Results of the National Book Critics Circle Award in the year 2005.
American Prometheus is the first full-scale biography of J. Robert Oppenheimer, “father of the atomic bomb,” the brilliant, charismatic physicist who led the effort to capture the awesome fire of the sun for his country in time of war. Immediately after Hiroshima, he became the most famous scientist of his generation–one of the iconic figures of the twentieth century, the embodiment of modern man confronting the consequences of scientific progress.
He was the author of a radical proposal to place international controls over atomic materials–an idea that is still relevant today. He opposed the development of the hydrogen bomb and criticized the Air Force’s plans to fight an infinitely dangerous nuclear war. In the now almost-forgotten hysteria of the early 1950s, his ideas were anathema to powerful advocates of a massive nuclear buildup, and, in response, Atomic Energy Commission chairman Lewis Strauss, Superbomb advocate Edward Teller and FBI…[more]
A trenchant yet sympathetic portrait of Lee Miller, one of the iconic faces and careers of the twentieth century.
Carolyn Burke reveals Miller as a multifaceted woman: both model and photographer, muse and reporter, sexual adventurer and mother, and, in later years, gourmet cook—the last of the many dramatic transformations she underwent during her lifetime. A sleek blond bombshell, Miller was part of a glamorous circle in New York and Paris in the 1920s and 1930s as a leading Vogue model, close to Edward Steichen, Charlie Chaplin, Jean Cocteau, and Pablo Picasso. Then, during World War II, she became a war correspondent—one of the first women to do so—shooting harrowing images of a devastated Europe, entering Dachau with the Allied troops, posing in Hitler’s bathtub.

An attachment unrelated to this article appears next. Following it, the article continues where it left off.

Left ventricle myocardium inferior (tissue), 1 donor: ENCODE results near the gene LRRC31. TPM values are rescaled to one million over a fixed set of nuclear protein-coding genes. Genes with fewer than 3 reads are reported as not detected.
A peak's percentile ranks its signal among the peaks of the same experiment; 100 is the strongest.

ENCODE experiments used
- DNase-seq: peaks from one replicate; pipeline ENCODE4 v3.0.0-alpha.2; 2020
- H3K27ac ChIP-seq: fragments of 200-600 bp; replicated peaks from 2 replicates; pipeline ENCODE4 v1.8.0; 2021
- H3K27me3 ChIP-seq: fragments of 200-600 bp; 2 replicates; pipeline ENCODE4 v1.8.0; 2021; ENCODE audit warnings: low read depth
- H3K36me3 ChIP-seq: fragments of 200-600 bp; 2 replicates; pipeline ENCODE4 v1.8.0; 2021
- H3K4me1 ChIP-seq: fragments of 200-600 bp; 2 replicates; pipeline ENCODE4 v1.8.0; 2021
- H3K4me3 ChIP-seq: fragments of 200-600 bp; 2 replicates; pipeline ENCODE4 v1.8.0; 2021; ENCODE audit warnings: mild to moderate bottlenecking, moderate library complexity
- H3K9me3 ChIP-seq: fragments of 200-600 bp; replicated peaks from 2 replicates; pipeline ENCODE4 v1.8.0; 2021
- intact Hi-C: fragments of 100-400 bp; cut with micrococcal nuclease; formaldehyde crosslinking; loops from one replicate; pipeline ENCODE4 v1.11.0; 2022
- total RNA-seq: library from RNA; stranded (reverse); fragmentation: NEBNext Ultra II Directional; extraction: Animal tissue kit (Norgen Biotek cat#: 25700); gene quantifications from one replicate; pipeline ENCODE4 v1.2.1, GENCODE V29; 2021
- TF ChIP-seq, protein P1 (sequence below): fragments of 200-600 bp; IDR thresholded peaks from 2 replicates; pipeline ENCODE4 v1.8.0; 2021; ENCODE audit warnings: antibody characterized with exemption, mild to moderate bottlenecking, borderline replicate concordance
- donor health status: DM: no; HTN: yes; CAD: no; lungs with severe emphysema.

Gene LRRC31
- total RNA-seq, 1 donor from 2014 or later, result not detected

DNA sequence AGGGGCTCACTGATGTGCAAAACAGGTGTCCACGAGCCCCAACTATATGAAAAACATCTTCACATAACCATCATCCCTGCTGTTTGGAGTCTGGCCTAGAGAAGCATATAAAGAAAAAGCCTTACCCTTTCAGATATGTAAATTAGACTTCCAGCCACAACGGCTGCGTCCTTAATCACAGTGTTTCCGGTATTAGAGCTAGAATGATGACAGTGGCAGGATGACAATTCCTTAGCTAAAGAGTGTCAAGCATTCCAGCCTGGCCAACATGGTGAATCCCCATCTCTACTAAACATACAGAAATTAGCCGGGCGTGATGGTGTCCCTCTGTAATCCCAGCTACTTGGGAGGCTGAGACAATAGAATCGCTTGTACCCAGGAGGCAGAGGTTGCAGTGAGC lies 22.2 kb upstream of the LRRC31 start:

Burke examines Miller’s troubled personal life, from the unsettling photo sessions during which Miller, both as a child…[more]
The most critically acclaimed literary biography published in the UK in 2004, Like a Fiery Elephant tells the story of B.S. Johnson, one of Britain’s most innovative, passionate, and controversial writers of the 1960s and 70s. Johnson was an unflinching advocate for the avant-garde in both literature and film, and held strong (some would say extreme) views on the future of the novel. Working firmly in the tradition of Joyce and Beckett—the latter of whom became a friend and mentor of sorts to Johnson—he tormented his agents, editors, and publishers with innovations that included a book with holes cut throught the pages (Albert Angelo) and a novel published in a box so that its unbound chapters could be read in any order (The Unfortunates). Johnson committed suicide in 1973, at the age of forty.
The story of Johnson’s life is fascinating enough—but what makes this biography truly extraordinary (even for those…[more]
Mark Twain founded the American voice. His works are a living national treasury: taught, quoted, and reprinted more than those of any writer except Shakespeare. His awestruck contemporaries saw him as the representative figure of his times, and his influence has deeply flavored the 20th and 21st centuries. Yet somehow, beneath the vast flowing river of literature that he left behind—books, sketches, speeches, not to mention the thousands of letters to his friends and his remarkable entries in private journals—the man who became Mark Twain, Samuel Langhorne Clemens, has receded from view, leaving us with only faint and often trivialized remnants of his towering personality.
In Mark Twain, Ron Powers consummates years of thought and research with a tour de force on the life of our culture’s founding father, re-creating the 19th century’s vital landscapes and tumultuous events while restoring the human being…[more]
Acclaimed historian Doris Kearns Goodwin illuminates Lincoln’s political genius in this highly original work, as the one-term congressman and prairie lawyer rises from obscurity to prevail over three gifted rivals of national reputation to become president.
On May 18, 1860, William H. Seward, Salmon P. Chase, Edward Bates, and Abraham Lincoln waited in their hometowns for the results from the Republican National Convention in Chicago. When Lincoln emerged as the victor, his rivals were dismayed and angry.
Throughout the turbulent 1850s, each had energetically sought the presidency as the conflict over slavery was leading inexorably to secession and civil war. That Lincoln succeeded, Goodwin demonstrates, was the result of a character that had been forged…[more]